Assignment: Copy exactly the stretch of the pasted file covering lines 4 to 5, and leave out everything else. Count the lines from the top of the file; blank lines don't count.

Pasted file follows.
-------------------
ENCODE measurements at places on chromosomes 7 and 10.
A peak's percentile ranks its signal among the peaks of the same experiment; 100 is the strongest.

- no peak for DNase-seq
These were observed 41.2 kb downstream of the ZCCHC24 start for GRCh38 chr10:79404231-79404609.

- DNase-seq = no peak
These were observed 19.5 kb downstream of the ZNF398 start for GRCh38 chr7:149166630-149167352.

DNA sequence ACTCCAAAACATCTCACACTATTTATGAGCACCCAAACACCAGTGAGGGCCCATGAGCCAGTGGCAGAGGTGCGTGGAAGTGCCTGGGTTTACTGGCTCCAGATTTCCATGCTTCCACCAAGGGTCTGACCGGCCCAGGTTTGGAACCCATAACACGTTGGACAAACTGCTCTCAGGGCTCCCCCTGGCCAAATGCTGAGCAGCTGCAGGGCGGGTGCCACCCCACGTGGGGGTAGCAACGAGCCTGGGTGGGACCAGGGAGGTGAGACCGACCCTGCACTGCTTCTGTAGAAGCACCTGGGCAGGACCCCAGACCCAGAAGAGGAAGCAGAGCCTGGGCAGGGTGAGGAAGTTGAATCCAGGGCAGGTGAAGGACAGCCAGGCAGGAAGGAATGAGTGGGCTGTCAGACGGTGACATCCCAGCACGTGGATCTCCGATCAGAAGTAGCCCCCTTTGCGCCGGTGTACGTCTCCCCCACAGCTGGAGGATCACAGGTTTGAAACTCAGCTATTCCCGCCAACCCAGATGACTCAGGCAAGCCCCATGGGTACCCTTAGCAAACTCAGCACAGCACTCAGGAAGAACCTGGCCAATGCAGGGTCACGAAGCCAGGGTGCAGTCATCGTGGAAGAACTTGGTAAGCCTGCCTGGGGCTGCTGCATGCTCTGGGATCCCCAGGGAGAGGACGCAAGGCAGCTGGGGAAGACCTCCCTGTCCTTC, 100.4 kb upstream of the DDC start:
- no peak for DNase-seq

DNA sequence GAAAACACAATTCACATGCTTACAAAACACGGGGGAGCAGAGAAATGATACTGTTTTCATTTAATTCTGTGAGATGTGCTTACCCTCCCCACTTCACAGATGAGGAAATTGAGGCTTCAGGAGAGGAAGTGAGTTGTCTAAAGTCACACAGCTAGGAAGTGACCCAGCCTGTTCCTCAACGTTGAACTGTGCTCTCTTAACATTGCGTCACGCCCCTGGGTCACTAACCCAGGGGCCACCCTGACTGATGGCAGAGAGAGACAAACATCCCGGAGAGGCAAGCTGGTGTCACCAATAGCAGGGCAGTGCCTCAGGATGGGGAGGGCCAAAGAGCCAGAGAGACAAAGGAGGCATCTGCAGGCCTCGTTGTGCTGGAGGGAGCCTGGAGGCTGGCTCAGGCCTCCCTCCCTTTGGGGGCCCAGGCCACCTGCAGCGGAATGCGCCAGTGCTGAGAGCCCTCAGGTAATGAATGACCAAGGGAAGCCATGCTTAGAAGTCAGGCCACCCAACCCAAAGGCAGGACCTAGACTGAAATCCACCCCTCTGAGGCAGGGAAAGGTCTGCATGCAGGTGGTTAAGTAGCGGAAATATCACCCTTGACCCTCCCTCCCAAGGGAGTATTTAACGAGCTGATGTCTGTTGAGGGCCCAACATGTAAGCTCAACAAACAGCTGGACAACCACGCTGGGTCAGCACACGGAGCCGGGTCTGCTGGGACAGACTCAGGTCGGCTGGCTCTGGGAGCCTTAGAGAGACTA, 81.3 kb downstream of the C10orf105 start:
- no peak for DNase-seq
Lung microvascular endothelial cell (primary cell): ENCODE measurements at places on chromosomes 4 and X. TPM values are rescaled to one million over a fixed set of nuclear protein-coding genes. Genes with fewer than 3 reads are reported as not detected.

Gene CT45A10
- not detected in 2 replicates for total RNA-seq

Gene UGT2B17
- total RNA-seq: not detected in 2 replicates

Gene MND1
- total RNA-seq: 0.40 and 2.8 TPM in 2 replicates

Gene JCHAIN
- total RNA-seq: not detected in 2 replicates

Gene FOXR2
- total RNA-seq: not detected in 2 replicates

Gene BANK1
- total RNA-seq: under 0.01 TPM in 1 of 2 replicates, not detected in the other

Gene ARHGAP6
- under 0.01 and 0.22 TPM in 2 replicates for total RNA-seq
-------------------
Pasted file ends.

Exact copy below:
These were observed 41.2 kb downstream of the ZCCHC24 start for GRCh38 chr10:79404231-79404609.

- DNase-seq = no peak